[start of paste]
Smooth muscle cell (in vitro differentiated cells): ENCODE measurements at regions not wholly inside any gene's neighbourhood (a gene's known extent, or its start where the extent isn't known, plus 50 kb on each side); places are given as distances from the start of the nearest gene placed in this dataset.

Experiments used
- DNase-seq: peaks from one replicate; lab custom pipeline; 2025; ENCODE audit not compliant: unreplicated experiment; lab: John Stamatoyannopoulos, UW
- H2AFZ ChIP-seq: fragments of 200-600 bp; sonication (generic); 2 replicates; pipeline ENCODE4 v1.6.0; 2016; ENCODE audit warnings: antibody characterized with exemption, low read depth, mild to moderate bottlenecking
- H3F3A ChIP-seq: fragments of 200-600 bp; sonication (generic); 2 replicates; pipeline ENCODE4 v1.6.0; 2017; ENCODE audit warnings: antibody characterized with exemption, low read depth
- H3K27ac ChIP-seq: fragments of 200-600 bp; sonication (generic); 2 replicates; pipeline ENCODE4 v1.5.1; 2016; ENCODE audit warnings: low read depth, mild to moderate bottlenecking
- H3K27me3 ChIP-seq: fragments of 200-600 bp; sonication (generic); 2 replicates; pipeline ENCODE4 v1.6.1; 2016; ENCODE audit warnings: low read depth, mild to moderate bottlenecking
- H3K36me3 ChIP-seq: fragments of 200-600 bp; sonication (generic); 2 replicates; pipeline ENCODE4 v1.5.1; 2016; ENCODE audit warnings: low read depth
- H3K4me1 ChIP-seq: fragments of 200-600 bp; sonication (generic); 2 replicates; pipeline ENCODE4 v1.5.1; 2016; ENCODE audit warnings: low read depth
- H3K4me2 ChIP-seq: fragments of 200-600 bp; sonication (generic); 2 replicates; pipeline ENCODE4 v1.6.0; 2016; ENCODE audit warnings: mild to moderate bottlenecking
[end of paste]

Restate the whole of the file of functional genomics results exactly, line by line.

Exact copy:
Smooth muscle cell (in vitro differentiated cells): ENCODE measurements at regions not wholly inside any gene's neighbourhood (a gene's known extent, or its start where the extent isn't known, plus 50 kb on each side); places are given as distances from the start of the nearest gene placed in this dataset.

Experiments used
- DNase-seq: peaks from one replicate; lab custom pipeline; 2025; ENCODE audit not compliant: unreplicated experiment; lab: John Stamatoyannopoulos, UW
- H2AFZ ChIP-seq: fragments of 200-600 bp; sonication (generic); 2 replicates; pipeline ENCODE4 v1.6.0; 2016; ENCODE audit warnings: antibody characterized with exemption, low read depth, mild to moderate bottlenecking
- H3F3A ChIP-seq: fragments of 200-600 bp; sonication (generic); 2 replicates; pipeline ENCODE4 v1.6.0; 2017; ENCODE audit warnings: antibody characterized with exemption, low read depth
- H3K27ac ChIP-seq: fragments of 200-600 bp; sonication (generic); 2 replicates; pipeline ENCODE4 v1.5.1; 2016; ENCODE audit warnings: low read depth, mild to moderate bottlenecking
- H3K27me3 ChIP-seq: fragments of 200-600 bp; sonication (generic); 2 replicates; pipeline ENCODE4 v1.6.1; 2016; ENCODE audit warnings: low read depth, mild to moderate bottlenecking
- H3K36me3 ChIP-seq: fragments of 200-600 bp; sonication (generic); 2 replicates; pipeline ENCODE4 v1.5.1; 2016; ENCODE audit warnings: low read depth
- H3K4me1 ChIP-seq: fragments of 200-600 bp; sonication (generic); 2 replicates; pipeline ENCODE4 v1.5.1; 2016; ENCODE audit warnings: low read depth
- H3K4me2 ChIP-seq: fragments of 200-600 bp; sonication (generic); 2 replicates; pipeline ENCODE4 v1.6.0; 2016; ENCODE audit warnings: mild to moderate bottlenecking